Monzo: A digital offering that has traditional UK banks scrambling

Monzo has positioned themselves as a digital-only alternative to traditional consumer banks. Their use of technology has allowed them to offer greater convenience, transparency and service – all at a lower cost. They’re winning, and they’re likely to continue doing so.

Introduction: Big-Bad-Banks

For many years, UK consumers have complained about traditional banks. These incumbents, per Figure A, continuously score negative or near negative customer satisfaction scores (“NPS”). They’re known for charging excessive fees, having outdated in-person branch banking and providing lackluster digital services.

Figure A–Net Promoter Score[1]

Enter Monzo

Monzo is a digital-only bank that was founded in 2015. Unlike incumbents, it doesn’t have any physical branches – and instead invests resources to improving its technology. With Monzo, customers can open an account within minutes, get instant payment notifications, automatically save into ‘savings pots’ and easily split bills with friends. Take a look at Monzo’s first-ever TV ad:


Figure B–Monzo Ad


Monzo has caused a splash in the UK banking sector. It now has >3M UK customers, meaning 1 in every 20 adults in the UK now banks with Monzo[2]. A significant portion of these customers have been acquired from incumbent banks – per Figure C: RBS, Natwest, Santander and Barclays all experienced customer contraction in Q4 of 2019, while Monzo grew significantly.


Figure C–Account Switching[3]


Creating Value: Use of Technology


Monzo identified customer pain points with traditional branch banking and sought to address them with technology. One pain-point is account opening – where traditional banks cause significant frustration with processes sometimes taking weeks and multiple branch visits. Monzo designed a fully digital process for account opening. Customers download the Monzo app, upload a copy of their ID and then take a selfie-video saying “My name is….”. For these checks, Monzo has partnered with Jumio, which uses artificial intelligence algorithms to detect fraud from the ID copy and selfie-videos[4]. As a result, a Monzo account can be opened within minutes.



In contrast to the incumbent banks, Monzo emphasizes openness with its customers. It has an active online community forum, with >50,000 participants. Monzo uses the forums to keep customers up-to-date with new developments and to allow customers to socialize. Separately, the forum is also used to collect feedback on new feature ideas – asking customers to ‘vote’ for their favorite ideas (see Figure D). A great example of this transparency was Monzo’s recent US launch: they made their product development roadmap public (see here for Trello board), asking customers for feedback on what features they want to see first.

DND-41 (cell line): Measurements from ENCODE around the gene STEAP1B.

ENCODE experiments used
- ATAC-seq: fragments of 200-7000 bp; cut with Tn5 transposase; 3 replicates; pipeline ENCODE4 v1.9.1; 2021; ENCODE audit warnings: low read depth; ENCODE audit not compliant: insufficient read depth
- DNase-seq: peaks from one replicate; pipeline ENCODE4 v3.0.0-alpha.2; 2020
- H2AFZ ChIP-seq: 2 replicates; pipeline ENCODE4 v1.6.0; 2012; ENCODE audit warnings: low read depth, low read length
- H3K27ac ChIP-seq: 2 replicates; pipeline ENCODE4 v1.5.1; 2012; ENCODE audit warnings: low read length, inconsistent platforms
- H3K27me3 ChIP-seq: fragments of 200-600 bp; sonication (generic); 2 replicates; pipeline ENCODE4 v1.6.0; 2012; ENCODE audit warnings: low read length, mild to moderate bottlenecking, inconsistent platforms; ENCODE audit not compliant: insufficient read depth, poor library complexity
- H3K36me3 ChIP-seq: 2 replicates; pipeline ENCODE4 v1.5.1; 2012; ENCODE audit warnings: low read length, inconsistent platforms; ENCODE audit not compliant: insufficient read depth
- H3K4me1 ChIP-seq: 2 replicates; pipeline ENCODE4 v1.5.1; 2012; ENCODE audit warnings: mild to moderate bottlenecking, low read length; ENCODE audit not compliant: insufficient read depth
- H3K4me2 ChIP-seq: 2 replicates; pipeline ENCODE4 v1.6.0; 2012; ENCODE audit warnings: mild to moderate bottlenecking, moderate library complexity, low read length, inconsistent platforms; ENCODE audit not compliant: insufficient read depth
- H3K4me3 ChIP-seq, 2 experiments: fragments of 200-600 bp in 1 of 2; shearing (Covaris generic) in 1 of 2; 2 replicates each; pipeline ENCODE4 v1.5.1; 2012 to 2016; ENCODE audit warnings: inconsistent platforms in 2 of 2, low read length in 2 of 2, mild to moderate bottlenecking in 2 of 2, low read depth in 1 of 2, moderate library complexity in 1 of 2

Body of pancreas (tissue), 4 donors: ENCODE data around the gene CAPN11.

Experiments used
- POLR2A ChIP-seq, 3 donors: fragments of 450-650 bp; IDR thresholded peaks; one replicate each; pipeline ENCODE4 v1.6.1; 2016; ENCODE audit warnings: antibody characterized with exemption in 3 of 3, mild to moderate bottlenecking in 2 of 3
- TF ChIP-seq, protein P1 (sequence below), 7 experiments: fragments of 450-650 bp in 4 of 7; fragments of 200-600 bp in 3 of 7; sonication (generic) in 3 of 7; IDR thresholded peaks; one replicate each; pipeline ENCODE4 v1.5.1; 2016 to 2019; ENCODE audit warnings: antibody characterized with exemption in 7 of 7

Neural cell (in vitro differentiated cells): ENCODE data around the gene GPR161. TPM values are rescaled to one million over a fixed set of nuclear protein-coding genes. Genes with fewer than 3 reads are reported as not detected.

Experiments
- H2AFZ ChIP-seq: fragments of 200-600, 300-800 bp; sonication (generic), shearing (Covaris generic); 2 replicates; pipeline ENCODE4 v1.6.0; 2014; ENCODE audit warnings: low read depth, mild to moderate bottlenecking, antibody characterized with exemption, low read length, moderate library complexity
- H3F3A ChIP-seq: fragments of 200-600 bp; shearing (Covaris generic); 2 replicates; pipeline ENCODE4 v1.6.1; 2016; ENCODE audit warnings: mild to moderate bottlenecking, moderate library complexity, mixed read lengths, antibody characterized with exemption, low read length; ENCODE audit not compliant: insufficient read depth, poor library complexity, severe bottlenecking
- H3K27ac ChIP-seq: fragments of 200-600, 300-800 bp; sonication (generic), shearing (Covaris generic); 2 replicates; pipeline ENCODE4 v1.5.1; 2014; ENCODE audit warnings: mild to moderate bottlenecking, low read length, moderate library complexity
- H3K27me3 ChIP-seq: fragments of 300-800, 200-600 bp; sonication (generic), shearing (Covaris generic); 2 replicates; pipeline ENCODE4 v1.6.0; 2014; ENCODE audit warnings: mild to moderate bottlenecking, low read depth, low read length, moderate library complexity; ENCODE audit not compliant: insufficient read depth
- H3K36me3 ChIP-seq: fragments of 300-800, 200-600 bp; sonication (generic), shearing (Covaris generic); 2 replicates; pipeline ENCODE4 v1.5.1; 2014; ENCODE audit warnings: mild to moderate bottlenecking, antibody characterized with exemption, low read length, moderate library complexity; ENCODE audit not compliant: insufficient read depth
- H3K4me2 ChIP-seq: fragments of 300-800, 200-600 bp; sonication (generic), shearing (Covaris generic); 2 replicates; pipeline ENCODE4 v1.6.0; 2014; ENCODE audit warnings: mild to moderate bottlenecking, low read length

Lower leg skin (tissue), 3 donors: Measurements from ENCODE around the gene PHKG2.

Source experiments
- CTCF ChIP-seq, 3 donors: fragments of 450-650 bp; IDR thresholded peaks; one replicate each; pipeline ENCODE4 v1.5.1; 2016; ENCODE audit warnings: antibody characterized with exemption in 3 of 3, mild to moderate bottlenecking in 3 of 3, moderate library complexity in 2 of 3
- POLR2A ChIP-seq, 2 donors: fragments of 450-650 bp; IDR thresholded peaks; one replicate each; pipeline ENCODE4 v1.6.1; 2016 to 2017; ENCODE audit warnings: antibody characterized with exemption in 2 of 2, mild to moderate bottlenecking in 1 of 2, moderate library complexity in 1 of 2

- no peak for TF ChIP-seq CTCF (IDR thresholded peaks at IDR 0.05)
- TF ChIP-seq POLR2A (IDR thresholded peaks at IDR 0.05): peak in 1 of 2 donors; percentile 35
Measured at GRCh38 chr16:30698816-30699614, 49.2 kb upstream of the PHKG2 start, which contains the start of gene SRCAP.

Figure D–Community Forum, Feedback Section[5]


Customer Service

Monzo has also invested heavily in customer service technology to ensure it delivers a superior experience. They built ‘Monzo Chat’ a bespoke software that allows customers to instantly chat in-app with a representative 24 hours a day, 7 days a week[6]. To support this, Monzo created a Las Vegas office to ensure it could provide out-of-hours support to the UK. This digital customer service is a major driver of Monzo’s higher NPS.


Lower Cost Base

Given its digital-only model, Monzo has a significantly leaner operation vs. traditional banks. Traditional banks’ branch networks account for c.30% of their cost base, with an additional 20% for IT – a large proportion of which is spent on legacy IT systems (see Figure E). Given Monzo has no branches and is not burdened with legacy IT, they can use this cost advantage to further invest in their technology.


Figure E–Traditional Bank Cost Structure[7]


Incumbent Reponse: Imitation, the Ultimate Form of Flattery

Incumbents have struggled to combat Monzo’s rise. Many have tried to invest in their own technology, but their size has meant the speed of progress has been slow. Even today, nearly 50% of UK consumers say that they’re dissatisfied with the digital services of their current bank[8]. In an effort to remain cost competitive, incumbents have closed one-third of UK banking branches since 2015, equating to 3,303 closures[9].